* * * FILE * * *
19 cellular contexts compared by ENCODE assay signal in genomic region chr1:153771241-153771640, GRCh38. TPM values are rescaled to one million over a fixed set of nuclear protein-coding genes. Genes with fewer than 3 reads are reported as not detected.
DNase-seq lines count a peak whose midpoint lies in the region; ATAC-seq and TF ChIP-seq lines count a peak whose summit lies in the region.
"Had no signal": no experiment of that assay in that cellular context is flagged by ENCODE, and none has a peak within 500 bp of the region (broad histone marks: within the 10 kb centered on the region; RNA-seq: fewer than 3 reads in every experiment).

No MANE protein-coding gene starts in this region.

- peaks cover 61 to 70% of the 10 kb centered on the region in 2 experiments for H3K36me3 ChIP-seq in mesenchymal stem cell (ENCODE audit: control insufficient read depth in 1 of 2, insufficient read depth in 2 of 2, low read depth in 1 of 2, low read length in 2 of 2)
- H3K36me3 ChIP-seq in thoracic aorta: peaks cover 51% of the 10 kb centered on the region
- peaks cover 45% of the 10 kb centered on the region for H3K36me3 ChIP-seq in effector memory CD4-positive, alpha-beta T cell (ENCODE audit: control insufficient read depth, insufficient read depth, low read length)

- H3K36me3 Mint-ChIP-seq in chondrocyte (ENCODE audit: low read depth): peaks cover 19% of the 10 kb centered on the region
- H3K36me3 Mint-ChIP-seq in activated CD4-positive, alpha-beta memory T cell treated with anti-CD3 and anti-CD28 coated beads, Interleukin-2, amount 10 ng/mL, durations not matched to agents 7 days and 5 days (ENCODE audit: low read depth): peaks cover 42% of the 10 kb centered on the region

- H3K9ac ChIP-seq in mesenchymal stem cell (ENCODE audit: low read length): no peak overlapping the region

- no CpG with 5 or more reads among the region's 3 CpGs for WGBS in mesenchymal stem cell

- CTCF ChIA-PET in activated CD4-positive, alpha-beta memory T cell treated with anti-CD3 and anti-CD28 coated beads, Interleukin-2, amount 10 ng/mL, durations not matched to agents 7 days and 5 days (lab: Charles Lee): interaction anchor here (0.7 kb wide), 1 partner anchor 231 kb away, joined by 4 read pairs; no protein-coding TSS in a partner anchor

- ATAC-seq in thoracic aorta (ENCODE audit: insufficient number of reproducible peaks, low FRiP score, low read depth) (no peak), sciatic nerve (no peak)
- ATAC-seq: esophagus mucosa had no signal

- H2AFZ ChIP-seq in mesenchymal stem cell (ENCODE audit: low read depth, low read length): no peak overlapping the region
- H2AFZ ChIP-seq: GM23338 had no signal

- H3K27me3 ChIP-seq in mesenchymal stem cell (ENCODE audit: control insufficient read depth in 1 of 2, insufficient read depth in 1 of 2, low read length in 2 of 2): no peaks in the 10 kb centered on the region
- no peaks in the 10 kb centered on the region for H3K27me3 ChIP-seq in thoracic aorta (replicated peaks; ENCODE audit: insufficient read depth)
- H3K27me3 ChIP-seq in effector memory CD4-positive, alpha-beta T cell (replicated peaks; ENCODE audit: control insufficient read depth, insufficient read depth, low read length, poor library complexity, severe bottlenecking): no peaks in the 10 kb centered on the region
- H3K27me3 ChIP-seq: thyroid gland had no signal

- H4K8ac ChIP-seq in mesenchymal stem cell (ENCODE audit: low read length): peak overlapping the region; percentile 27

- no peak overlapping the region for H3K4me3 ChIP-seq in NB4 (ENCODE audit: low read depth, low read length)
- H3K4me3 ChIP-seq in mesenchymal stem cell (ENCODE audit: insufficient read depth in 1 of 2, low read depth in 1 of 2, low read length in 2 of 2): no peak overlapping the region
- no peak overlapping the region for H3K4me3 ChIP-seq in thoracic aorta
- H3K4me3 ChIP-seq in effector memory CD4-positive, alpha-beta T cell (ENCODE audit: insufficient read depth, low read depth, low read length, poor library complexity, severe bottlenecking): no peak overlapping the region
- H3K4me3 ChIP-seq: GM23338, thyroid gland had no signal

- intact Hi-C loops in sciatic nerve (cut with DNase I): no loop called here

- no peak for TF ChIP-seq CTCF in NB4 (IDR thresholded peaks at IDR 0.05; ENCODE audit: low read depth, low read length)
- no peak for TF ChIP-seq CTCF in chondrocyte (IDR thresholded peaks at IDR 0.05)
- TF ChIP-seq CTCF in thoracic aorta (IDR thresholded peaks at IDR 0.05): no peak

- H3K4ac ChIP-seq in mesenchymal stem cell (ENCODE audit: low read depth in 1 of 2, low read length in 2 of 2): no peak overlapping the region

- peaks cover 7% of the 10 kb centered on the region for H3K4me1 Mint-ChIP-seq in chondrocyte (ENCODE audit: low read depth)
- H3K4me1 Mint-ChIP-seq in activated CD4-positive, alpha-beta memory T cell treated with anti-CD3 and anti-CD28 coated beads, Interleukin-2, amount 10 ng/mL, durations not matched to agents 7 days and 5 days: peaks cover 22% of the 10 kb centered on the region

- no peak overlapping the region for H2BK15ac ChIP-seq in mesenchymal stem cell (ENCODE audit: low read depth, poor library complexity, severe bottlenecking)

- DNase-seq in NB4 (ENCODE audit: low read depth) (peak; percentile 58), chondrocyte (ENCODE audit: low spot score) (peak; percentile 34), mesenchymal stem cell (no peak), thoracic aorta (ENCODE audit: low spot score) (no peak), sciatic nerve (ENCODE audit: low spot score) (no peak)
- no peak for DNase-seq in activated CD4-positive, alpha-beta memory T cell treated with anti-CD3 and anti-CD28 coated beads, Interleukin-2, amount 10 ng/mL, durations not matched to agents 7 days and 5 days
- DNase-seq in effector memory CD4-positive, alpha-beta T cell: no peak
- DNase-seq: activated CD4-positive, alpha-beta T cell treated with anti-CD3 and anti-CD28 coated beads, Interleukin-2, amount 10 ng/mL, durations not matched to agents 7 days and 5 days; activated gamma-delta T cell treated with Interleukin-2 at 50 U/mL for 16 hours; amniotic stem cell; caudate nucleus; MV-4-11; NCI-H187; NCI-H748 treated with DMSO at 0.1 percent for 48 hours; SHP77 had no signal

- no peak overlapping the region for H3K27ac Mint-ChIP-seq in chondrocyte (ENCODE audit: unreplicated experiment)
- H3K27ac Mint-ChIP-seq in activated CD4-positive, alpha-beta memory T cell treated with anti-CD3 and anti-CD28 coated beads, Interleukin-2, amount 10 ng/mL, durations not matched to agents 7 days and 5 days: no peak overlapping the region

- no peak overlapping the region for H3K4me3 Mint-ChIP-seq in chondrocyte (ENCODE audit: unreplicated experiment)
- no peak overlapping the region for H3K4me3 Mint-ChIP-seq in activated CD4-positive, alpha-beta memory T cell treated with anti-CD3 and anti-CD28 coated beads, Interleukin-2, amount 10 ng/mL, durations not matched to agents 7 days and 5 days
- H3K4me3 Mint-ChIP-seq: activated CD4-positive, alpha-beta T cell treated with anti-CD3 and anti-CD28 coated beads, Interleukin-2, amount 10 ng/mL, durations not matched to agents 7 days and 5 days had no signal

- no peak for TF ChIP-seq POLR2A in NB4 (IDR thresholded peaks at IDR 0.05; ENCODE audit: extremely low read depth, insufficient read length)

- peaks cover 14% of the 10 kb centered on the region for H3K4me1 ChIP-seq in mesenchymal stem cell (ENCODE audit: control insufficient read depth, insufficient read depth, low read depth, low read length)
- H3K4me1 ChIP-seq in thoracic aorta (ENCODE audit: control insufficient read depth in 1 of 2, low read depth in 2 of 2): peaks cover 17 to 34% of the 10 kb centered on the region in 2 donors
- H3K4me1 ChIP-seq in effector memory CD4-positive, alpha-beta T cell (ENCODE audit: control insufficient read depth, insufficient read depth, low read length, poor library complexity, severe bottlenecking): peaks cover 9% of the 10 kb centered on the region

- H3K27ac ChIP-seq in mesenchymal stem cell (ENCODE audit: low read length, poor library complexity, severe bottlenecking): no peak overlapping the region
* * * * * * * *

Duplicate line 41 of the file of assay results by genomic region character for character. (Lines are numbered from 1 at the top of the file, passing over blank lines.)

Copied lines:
- no peak overlapping the region for H3K4me3 Mint-ChIP-seq in chondrocyte (ENCODE audit: unreplicated experiment)